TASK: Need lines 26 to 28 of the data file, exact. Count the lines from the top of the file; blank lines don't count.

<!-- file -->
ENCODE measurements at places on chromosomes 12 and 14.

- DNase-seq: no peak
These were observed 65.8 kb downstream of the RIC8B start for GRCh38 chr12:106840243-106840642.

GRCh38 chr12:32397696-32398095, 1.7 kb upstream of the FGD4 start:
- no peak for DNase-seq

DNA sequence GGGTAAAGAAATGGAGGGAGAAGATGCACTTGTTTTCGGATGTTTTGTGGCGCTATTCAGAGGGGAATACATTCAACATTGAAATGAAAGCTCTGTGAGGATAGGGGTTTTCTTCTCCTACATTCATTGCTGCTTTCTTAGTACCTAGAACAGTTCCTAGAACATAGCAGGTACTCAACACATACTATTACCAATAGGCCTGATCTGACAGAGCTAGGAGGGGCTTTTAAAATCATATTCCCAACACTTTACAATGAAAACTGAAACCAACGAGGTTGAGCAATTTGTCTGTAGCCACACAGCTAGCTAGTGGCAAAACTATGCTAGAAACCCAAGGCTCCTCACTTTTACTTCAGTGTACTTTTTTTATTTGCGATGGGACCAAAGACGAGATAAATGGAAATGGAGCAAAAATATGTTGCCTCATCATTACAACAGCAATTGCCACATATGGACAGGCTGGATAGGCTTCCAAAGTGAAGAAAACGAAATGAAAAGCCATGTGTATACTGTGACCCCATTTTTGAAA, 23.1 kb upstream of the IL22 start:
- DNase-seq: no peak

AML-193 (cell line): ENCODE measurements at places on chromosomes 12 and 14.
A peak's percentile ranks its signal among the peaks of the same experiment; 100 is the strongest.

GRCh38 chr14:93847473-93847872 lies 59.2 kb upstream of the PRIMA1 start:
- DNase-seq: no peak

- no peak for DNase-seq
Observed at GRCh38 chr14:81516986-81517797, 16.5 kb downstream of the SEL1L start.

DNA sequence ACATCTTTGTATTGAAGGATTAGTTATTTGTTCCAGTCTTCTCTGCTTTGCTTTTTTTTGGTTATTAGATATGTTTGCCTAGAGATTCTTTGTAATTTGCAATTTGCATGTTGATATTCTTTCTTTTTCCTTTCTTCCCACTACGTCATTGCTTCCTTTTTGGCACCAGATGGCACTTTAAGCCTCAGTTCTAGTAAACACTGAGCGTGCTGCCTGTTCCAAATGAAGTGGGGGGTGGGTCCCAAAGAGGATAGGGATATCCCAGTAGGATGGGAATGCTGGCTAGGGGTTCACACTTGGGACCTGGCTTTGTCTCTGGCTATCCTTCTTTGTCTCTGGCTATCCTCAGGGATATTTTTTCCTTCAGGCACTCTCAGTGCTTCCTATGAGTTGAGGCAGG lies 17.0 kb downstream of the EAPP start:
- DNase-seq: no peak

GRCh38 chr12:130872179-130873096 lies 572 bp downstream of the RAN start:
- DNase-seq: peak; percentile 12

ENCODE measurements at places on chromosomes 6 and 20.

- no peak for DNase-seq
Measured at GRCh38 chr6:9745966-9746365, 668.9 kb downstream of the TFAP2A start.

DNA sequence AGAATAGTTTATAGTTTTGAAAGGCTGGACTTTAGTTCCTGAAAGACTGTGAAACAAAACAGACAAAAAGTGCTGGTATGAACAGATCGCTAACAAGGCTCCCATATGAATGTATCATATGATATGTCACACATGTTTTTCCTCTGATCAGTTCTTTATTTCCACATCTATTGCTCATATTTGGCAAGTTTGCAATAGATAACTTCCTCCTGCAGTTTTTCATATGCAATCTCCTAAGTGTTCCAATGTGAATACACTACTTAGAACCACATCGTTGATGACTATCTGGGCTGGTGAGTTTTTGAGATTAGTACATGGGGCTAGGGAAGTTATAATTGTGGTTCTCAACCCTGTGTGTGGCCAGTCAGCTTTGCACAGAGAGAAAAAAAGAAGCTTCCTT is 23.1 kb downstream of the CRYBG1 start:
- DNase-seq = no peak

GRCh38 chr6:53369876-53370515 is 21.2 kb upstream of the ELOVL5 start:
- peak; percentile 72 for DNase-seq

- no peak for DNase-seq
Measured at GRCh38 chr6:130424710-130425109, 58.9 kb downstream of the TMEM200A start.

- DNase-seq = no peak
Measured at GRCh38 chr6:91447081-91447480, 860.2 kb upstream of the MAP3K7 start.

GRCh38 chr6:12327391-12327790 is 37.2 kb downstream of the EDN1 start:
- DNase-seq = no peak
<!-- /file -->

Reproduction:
Measured at GRCh38 chr6:130424710-130425109, 58.9 kb downstream of the TMEM200A start.

- DNase-seq = no peak
Measured at GRCh38 chr6:91447081-91447480, 860.2 kb upstream of the MAP3K7 start.